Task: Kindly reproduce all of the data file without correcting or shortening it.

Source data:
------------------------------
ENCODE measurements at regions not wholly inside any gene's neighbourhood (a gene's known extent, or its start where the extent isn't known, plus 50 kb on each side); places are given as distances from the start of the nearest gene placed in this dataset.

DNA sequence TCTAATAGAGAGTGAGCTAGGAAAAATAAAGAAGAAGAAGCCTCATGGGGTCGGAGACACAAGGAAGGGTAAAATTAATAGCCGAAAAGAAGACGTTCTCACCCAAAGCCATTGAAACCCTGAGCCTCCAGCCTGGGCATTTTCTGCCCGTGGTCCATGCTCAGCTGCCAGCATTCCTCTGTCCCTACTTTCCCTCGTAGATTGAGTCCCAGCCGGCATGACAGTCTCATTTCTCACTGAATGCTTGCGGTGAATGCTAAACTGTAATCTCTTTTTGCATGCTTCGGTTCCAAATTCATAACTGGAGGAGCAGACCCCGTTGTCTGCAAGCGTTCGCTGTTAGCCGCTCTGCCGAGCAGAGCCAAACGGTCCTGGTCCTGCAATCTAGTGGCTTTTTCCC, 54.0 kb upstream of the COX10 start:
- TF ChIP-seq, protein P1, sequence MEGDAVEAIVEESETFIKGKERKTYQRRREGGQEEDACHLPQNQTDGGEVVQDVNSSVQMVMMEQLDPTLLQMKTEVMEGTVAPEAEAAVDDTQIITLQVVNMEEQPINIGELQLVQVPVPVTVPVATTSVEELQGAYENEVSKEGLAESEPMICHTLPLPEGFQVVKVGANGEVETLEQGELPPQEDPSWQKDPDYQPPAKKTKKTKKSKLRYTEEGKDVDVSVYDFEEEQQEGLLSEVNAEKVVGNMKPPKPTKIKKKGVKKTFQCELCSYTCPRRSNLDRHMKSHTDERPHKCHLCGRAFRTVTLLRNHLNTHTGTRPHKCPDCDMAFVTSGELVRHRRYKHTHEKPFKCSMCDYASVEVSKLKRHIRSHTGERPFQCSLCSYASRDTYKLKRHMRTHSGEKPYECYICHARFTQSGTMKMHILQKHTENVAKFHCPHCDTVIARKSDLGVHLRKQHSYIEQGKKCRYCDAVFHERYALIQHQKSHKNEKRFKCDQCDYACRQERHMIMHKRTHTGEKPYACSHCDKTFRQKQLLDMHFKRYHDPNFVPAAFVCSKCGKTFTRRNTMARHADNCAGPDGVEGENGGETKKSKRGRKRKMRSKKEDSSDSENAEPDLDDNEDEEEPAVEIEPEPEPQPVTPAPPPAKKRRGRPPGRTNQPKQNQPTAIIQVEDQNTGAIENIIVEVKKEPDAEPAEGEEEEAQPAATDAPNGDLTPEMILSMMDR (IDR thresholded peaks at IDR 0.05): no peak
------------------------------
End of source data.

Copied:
ENCODE measurements at regions not wholly inside any gene's neighbourhood (a gene's known extent, or its start where the extent isn't known, plus 50 kb on each side); places are given as distances from the start of the nearest gene placed in this dataset.

DNA sequence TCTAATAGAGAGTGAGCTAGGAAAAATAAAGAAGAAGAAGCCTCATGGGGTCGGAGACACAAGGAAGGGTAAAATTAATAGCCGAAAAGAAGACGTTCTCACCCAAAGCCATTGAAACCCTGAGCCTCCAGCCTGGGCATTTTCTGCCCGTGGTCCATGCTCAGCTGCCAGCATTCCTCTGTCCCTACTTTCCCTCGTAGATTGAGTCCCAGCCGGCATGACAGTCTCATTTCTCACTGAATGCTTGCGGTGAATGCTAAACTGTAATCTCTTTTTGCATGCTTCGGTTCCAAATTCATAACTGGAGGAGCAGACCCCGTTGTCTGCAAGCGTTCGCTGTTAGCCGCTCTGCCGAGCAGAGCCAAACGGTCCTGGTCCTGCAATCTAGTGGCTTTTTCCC, 54.0 kb upstream of the COX10 start:
- TF ChIP-seq, protein P1, sequence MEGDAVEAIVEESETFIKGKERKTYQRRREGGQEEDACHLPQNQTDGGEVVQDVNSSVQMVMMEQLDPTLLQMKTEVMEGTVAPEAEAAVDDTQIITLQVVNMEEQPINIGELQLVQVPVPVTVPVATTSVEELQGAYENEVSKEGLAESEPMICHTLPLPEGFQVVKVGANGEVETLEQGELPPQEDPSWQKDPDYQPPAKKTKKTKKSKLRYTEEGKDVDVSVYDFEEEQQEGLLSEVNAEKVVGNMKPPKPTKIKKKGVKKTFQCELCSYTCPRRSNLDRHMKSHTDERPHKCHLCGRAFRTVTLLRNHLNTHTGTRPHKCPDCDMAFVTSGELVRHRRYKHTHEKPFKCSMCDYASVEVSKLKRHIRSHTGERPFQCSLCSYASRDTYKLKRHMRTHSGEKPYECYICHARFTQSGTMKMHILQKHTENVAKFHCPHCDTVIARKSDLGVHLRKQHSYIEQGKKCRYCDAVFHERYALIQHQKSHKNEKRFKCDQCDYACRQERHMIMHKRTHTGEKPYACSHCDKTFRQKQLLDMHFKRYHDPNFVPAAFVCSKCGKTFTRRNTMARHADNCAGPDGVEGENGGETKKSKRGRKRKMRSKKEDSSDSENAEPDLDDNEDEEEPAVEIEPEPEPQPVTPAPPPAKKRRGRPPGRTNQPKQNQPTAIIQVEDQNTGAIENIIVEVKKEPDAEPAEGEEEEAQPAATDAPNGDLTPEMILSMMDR (IDR thresholded peaks at IDR 0.05): no peak